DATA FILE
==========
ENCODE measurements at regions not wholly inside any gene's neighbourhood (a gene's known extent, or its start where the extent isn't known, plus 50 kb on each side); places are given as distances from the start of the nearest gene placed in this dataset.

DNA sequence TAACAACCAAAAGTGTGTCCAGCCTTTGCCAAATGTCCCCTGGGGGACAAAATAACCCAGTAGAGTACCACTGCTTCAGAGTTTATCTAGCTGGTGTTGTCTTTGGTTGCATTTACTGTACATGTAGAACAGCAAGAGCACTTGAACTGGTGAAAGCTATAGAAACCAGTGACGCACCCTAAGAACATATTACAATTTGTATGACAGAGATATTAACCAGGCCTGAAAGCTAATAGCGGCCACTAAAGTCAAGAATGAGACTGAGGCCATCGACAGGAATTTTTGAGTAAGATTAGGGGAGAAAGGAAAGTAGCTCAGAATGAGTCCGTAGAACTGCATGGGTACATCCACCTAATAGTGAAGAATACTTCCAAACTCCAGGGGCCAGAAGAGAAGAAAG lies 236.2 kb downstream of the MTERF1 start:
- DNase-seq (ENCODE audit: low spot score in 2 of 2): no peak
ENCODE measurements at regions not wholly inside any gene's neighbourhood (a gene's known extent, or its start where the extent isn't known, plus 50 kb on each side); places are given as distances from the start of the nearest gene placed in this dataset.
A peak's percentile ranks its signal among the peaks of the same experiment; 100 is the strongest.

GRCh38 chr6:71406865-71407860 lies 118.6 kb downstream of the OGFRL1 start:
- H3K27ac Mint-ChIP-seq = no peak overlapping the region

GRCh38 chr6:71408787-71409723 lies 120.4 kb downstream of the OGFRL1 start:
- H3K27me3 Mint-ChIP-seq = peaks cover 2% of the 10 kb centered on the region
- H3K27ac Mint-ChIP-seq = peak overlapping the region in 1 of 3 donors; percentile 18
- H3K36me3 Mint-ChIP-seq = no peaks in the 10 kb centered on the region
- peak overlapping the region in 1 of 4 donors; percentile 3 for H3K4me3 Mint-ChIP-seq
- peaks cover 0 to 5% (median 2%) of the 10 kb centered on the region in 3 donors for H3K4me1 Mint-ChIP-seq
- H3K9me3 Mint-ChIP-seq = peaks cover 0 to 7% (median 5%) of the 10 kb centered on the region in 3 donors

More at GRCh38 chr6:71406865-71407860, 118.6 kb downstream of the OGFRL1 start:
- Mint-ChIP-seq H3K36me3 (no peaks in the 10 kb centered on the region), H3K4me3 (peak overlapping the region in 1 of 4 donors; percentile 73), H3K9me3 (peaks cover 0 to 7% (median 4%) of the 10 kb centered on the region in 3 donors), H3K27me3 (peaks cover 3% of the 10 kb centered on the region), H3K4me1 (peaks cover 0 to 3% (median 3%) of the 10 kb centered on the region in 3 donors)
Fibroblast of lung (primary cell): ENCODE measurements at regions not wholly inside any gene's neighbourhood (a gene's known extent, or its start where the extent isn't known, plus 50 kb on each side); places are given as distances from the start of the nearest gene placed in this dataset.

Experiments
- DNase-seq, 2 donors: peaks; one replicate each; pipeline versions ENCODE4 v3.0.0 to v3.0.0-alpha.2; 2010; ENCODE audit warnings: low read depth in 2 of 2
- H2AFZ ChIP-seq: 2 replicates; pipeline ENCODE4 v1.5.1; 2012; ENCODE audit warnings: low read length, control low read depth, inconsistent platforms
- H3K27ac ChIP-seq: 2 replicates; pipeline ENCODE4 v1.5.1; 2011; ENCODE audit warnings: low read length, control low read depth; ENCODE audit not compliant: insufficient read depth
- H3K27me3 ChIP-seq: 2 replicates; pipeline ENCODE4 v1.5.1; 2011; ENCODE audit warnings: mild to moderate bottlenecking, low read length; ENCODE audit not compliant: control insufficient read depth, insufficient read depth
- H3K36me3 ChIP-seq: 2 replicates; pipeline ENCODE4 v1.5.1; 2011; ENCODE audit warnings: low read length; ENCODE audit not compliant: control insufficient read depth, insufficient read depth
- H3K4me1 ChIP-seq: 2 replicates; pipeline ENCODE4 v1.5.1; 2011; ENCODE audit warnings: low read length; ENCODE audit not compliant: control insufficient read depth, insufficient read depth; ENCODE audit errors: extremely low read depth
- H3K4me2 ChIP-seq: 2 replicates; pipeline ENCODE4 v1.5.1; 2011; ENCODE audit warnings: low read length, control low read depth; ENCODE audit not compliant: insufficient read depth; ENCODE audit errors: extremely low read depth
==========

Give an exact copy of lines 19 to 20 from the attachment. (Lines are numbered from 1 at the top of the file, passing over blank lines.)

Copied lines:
- DNase-seq, 2 donors: peaks; one replicate each; pipeline versions ENCODE4 v3.0.0 to v3.0.0-alpha.2; 2010; ENCODE audit warnings: low read depth in 2 of 2
- H2AFZ ChIP-seq: 2 replicates; pipeline ENCODE4 v1.5.1; 2012; ENCODE audit warnings: low read length, control low read depth, inconsistent platforms